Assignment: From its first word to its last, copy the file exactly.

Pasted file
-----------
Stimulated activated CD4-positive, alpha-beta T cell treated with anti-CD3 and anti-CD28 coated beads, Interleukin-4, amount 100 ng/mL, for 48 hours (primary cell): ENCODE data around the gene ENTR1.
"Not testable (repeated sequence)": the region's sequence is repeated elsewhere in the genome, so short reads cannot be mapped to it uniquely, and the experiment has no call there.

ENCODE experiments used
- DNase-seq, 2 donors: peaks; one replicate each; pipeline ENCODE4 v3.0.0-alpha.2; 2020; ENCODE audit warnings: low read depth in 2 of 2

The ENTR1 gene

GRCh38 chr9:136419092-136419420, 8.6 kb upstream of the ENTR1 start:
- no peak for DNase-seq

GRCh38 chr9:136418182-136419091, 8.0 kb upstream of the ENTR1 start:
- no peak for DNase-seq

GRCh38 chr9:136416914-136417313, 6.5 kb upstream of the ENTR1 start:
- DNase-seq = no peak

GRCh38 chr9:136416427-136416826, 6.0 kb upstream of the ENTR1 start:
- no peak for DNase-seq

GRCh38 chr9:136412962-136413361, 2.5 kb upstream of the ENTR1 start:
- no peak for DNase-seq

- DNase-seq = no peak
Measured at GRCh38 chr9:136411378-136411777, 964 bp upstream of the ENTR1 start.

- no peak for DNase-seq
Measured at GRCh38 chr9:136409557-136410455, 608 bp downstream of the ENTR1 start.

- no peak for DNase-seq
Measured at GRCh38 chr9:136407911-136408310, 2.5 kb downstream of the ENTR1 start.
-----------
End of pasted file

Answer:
Stimulated activated CD4-positive, alpha-beta T cell treated with anti-CD3 and anti-CD28 coated beads, Interleukin-4, amount 100 ng/mL, for 48 hours (primary cell): ENCODE data around the gene ENTR1.
"Not testable (repeated sequence)": the region's sequence is repeated elsewhere in the genome, so short reads cannot be mapped to it uniquely, and the experiment has no call there.

ENCODE experiments used
- DNase-seq, 2 donors: peaks; one replicate each; pipeline ENCODE4 v3.0.0-alpha.2; 2020; ENCODE audit warnings: low read depth in 2 of 2

The ENTR1 gene

GRCh38 chr9:136419092-136419420, 8.6 kb upstream of the ENTR1 start:
- no peak for DNase-seq

GRCh38 chr9:136418182-136419091, 8.0 kb upstream of the ENTR1 start:
- no peak for DNase-seq

GRCh38 chr9:136416914-136417313, 6.5 kb upstream of the ENTR1 start:
- DNase-seq = no peak

GRCh38 chr9:136416427-136416826, 6.0 kb upstream of the ENTR1 start:
- no peak for DNase-seq

GRCh38 chr9:136412962-136413361, 2.5 kb upstream of the ENTR1 start:
- no peak for DNase-seq

- DNase-seq = no peak
Measured at GRCh38 chr9:136411378-136411777, 964 bp upstream of the ENTR1 start.

- no peak for DNase-seq
Measured at GRCh38 chr9:136409557-136410455, 608 bp downstream of the ENTR1 start.

- no peak for DNase-seq
Measured at GRCh38 chr9:136407911-136408310, 2.5 kb downstream of the ENTR1 start.